© Reuters. FILE PHOTO: A man wearing a protective face mask, following an outbreak of the coronavirus, talks on his mobile phone in front of a screen showing the Nikkei index outside a brokerage in Tokyo, Japan, February 26, 2020. REUTERS/Athit Perawongmetha
By Saikat Chatterjee
LONDON (Reuters) – World stocks paused near six-week highs on Monday as investors girded for the busiest week of third quarter earnings in the backdrop of slowing growth, with widening inflation risks from multi-year-high crude oil prices weighing on sentiment.
Risky assets have staged a comeback in recent weeks after a torrid September as investors shunned bonds. Allocations to bond markets dropped to the lowest level on record in October, BofA Securities’ monthly fund manager survey showed.
The shift in allocations show equity investors are broadly unfazed in the face of broadly slowing economic momentum and market-implied inflation risks on both sides of the Atlantic racing to multi-year highs.
European stocks edged higher with energy, healthcare and financials leading gains while U.S. stock futures held firm as investors shrugged off the possible impact from news of a pilot property tax in China and continuing troubles in the sector.
“This resilience might reflect the cheerful earnings season so far but rising yields, consumers getting squeezed by higher energy bills, and no imminent relief for paralyzed supply chains seems like a recipe for greater volatility from record heights,” said Marios Hadjikyriacos, a senior investment analyst at brokerage IM.
The S&P 500 is just below its record peak and the number of companies that have beaten expectations in the third quarter is now close to 84%, while STOXX 600 beats in Europe are past 60% so far, per Refinitiv I/B/E/S data.
On Monday, Facebook (NASDAQ:FB) will kick off earnings for tech giants with other heavyweights including Microsoft (NASDAQ:MSFT), Apple (NASDAQ:AAPL) and Alphabet (NASDAQ:GOOGL), and European and Asian financial behemoths from Deutsche Bank (DE:DBKGn) to Lloyds (LON:LLOY) will report later in the week.
“Equity markets have had a kitchen sink of worries thrown at them – slower growth, rising costs, and higher interest rates. However, corporate earnings have more than offset those declines so far in 2021,” said Marija Veitmane, a senior strategist at State Street (NYSE:STT) Global Markets.
“Peak growth clearly is not peak earnings as we have been highlighting.”
Goldman Sachs (NYSE:GS) strategists said net inflows into global equity funds were positive last week with equity assets as a percentage of total assets is currently at its highest level since at least 2010.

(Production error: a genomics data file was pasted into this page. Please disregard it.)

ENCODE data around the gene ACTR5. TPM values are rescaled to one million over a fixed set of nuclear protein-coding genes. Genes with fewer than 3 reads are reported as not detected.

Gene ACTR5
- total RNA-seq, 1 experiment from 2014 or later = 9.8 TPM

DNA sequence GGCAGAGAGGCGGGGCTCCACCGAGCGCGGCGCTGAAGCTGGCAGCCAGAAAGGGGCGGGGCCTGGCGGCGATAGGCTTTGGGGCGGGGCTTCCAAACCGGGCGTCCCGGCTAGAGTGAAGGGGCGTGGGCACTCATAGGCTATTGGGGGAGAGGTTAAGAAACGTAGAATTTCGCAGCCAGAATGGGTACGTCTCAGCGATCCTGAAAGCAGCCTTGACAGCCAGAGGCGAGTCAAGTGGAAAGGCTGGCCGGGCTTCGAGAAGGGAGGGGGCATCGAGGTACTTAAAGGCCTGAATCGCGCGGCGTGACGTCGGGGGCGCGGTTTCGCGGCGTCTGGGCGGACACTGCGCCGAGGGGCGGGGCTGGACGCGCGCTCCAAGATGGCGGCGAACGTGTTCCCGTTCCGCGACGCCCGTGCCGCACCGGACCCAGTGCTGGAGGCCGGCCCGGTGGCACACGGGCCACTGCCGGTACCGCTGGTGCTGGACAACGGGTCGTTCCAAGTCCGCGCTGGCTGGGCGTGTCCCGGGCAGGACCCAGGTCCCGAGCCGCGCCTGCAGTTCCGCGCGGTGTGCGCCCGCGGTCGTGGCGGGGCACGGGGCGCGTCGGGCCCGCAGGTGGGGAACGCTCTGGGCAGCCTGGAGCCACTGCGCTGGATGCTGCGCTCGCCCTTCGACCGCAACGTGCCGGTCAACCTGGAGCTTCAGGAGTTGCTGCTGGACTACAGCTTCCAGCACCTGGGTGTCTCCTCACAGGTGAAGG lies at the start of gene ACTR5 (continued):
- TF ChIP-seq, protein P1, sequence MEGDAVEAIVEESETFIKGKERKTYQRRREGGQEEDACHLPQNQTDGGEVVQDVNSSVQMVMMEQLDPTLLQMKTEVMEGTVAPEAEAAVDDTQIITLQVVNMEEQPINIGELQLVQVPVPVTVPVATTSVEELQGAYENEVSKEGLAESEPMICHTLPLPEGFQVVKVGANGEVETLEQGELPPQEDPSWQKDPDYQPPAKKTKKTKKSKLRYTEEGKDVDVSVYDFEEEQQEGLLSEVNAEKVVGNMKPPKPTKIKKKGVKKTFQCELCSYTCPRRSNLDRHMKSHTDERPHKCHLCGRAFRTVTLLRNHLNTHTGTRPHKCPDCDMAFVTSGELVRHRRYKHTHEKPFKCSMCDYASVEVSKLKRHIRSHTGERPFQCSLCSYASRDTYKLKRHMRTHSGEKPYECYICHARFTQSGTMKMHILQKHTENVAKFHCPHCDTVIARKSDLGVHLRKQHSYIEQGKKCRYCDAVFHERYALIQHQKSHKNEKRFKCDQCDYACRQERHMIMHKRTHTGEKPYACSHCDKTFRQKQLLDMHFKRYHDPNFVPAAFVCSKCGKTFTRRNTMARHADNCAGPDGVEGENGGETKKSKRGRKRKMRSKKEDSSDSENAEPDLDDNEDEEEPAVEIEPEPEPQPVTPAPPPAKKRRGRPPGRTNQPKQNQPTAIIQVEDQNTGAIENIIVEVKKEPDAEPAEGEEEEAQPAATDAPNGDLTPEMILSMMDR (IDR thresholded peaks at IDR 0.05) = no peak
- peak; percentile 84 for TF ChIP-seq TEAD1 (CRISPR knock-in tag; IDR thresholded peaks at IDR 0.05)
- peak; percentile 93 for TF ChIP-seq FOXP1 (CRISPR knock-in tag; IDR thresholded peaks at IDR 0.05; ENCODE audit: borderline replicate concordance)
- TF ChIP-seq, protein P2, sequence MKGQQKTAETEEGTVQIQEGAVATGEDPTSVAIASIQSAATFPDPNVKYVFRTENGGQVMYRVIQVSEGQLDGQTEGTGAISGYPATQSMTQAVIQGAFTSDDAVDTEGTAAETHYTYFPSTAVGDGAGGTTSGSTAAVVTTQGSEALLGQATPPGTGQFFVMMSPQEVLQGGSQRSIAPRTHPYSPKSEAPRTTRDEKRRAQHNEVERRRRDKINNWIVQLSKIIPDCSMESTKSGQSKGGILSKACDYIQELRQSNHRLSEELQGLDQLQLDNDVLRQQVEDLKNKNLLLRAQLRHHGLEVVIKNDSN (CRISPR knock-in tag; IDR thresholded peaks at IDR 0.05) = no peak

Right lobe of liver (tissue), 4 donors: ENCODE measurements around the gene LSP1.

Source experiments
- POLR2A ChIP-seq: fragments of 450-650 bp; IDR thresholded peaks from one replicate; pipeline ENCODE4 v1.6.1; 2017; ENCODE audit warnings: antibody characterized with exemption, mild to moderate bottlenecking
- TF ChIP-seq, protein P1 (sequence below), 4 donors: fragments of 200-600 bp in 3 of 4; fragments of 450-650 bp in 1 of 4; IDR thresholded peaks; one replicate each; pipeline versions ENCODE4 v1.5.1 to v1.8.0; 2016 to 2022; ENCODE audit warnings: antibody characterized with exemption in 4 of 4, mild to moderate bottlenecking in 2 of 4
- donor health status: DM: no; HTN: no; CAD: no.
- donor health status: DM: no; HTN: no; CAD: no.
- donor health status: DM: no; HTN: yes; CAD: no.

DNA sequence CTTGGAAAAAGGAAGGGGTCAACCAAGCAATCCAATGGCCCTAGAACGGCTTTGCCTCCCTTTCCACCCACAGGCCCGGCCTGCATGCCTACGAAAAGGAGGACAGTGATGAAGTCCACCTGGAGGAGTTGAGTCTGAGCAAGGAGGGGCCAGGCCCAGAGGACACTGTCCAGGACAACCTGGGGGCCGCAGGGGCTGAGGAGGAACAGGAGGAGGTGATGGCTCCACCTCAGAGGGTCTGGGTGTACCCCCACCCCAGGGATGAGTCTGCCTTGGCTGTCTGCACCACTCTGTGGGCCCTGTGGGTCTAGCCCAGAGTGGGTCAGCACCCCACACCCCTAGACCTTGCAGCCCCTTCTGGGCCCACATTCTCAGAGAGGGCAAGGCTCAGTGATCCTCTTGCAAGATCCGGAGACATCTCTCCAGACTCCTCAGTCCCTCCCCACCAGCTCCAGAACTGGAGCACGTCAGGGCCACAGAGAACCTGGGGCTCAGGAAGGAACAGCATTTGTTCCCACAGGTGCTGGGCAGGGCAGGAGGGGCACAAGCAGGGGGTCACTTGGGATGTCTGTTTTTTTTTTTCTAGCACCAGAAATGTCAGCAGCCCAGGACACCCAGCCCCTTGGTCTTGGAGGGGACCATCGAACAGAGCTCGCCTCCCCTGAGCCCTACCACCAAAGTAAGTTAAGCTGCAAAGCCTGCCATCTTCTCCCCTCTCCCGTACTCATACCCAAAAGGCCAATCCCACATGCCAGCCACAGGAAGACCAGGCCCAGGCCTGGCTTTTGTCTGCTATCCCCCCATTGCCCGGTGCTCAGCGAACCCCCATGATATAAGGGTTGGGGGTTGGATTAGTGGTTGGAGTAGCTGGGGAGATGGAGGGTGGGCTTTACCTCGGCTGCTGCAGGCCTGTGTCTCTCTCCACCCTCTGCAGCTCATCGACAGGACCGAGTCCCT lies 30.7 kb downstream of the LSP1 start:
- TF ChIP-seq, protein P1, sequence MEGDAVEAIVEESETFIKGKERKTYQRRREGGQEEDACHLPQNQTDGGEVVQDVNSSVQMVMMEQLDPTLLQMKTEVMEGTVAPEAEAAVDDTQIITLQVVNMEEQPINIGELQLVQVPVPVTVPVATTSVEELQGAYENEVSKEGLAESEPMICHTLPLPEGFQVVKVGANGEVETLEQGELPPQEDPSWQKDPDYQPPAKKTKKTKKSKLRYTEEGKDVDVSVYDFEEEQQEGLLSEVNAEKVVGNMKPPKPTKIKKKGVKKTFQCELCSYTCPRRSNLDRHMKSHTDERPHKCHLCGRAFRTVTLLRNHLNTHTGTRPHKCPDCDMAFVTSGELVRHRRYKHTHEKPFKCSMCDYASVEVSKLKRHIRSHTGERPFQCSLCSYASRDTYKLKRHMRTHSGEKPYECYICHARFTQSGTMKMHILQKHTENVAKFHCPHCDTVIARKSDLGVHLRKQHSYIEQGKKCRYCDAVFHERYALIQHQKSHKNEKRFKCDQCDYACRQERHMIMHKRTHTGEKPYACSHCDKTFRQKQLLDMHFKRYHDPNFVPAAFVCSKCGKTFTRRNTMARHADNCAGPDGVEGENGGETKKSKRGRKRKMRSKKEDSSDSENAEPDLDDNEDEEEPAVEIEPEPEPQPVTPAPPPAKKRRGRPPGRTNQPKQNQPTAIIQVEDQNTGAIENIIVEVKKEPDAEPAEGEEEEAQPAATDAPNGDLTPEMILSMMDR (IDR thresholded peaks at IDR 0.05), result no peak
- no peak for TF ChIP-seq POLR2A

MSCI’s broadest index of world stocks steadied below an early September high after notching up eight consecutive sessions of gains, its longest winning streak since late May, according to Refinitiv data.
DOLLAR RISE STALLS
Strong corporate earnings have also stalled the U.S. dollar’s recent advance even as money markets have advanced their expectations of policy tightening.
The dollar index held near a one-month low of 93.483, broadly steady as hedge funds cut their dollar long positions for a second consecutive week.
The risk-friendlier mood has weighed on safe-haven currencies like the yen, as have rising energy prices which supported currencies including the Aussie and Canadian dollars.
Traders are awaiting the third-quarter U.S. GDP figures due Thursday, with flash euro area CPI readings for October also a key indicator after the gauge jumped to a 2008 high last month.
Federal Reserve Chairman Jerome Powell said on Friday the U.S. central bank should start the process of reducing its support of the economy by cutting back on its asset purchases, but should not yet touch interest rates.
As tapering looms, U.S. benchmark yields have been rising and yields on 10-year Treasury notes held below a five-month high of 1.7064% touched last week.
Oil prices rose further, with U.S. crude hitting a seven-year high as global supply remained tight amid strong demand worldwide. Brent crude rose 0.83% to $86.24 a barrel, while U.S. crude rose 0.80% to $84.51.
Spot gold rose 0.36% to $1,798 an ounce after posting gains for the past two weeks on rising inflation concerns, and the weakening dollar.
Bitcoin, another asset often described as an inflation hedge, was last at $62,000, up 3% after last week’s turbulent trade when it hit a new high of $67,016.
(GRAPHIC: FAANG market cap – https://fingfx.thomsonreuters.com/gfx/mkt/zjvqkemggvx/FAANG%20market%20cap.PNG)